One of the biggest metamorphosis I’ve experienced since becoming a consultant in 2005 is the art of the “push back.” As an insurance sales professional for nearly 20 years, I studied many sales approaches and most always preached that the client or prospect are “always right.” You never wanted to cause any waves, take any chances on creating friction, or take an alternate view because you were scared to death of losing the sale.
For those of you in business, I have two words for you – STOP IT!
All this timidness ever produces is a “yes man” mentality and even worse, a relationship where the client or prospect is more important than you.
The reality is that your client and you are peers. This doesn’t mean you should ever be rude, snide, arrogant, or bossy. What it means is that you have a healthy enough relationship where you can push back in confidence, especially when it means your client benefits.
I’ve recently had several excellent debates on Facebook with friends on topics related to politics and current events. We often don’t agree and respectfully spar with each other. In the old days, I may have held my tongue in fear that someone “important” might read it, disagree, and never want to do business with me. Well, my viewpoint is also important. I may not always be right (as my wife often points out to me), but I’m willing to debate, learn more, and be interesting. I’ve yet to lose a friend (as far as I know) and often develop a better relationship.
Your client or prospect doesn’t need a “yes man.” They need someone to hold them accountable, challenge their ideas, help them to grow, create more opportunities, and in the end improve their condition.
Here are five strategies you can employ in your business AND personal life:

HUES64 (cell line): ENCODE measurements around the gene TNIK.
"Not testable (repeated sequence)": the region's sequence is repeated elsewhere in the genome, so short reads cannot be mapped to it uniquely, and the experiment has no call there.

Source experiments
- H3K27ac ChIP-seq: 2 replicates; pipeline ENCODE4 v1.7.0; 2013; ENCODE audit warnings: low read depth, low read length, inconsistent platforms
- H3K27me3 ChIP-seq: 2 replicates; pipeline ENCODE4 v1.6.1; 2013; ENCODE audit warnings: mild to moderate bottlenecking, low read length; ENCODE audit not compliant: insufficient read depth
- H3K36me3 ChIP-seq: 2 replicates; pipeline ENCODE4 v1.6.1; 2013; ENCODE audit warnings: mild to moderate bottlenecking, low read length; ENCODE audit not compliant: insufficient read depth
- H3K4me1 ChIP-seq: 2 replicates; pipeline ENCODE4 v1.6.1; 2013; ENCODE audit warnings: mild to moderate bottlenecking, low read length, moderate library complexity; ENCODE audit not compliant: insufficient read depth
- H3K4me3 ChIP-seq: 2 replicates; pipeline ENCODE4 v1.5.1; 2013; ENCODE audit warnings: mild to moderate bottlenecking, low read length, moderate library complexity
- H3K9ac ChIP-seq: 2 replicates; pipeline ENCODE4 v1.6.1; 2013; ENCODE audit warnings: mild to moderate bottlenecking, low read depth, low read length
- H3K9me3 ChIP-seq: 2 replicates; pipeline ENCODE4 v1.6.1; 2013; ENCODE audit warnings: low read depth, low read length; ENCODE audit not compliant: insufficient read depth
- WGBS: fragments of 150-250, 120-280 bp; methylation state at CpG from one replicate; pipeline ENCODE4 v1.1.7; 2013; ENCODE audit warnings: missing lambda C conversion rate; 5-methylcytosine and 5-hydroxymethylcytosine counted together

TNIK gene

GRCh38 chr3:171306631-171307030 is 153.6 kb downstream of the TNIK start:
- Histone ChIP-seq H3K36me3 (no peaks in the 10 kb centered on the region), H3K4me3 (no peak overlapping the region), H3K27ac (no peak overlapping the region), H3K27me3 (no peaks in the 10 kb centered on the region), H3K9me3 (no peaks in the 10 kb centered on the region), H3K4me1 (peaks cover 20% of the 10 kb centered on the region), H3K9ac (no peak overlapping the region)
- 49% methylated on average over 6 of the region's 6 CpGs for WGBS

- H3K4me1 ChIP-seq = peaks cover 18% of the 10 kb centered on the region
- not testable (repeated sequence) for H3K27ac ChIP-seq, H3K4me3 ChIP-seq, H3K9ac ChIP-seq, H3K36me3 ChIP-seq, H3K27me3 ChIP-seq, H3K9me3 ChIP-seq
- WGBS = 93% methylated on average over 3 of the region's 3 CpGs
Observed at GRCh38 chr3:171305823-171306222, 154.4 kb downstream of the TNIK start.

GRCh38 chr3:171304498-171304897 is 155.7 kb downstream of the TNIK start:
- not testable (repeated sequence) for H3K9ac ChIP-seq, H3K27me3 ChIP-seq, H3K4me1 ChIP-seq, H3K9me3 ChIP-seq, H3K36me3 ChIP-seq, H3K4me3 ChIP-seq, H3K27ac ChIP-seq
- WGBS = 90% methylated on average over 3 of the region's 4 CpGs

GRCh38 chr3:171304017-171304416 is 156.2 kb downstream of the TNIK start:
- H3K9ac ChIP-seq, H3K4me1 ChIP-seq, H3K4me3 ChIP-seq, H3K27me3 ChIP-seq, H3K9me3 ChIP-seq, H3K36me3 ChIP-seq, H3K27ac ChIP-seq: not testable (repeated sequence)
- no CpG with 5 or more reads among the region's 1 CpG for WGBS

- Don’t be afraid to offer a differing opinon. Someone may learn from the process or at the very least be better educated from it.
- Don’t be afraid to push back to a client or prospect. If it’s in their best interest based on your expertise, they will respect it. Think of it this way, if you are always agreeing with them, why do they need you?
- Challenge ideas. Ask why they feel that a particular strategy will work; offer alternatives; find potential flaws. Better in the beginning than when in motion.
- Become an object of interest. My mentor, Dr. Alan Weiss always stresses this and I am a big believer in it. Read newspapers, follow current events, have opinions. In addition, ask questions and respond. This is part of becoming intelligent and interesting person to others.
- Be provocative. I’ve been thrilled that many of my blog posts have drawn comments, especially ones that disagree. We can agree to debate issues while being respectful. It adds value and educates.
Bottom line – in order to become someone of value to your market, then you need to stay away from being robotic “yes men and women.” Commit to helping others by pushing back when you need to, creating a buzz, and becoming an object if interest and intrigue. In the end, you will find that it improves your career and your life.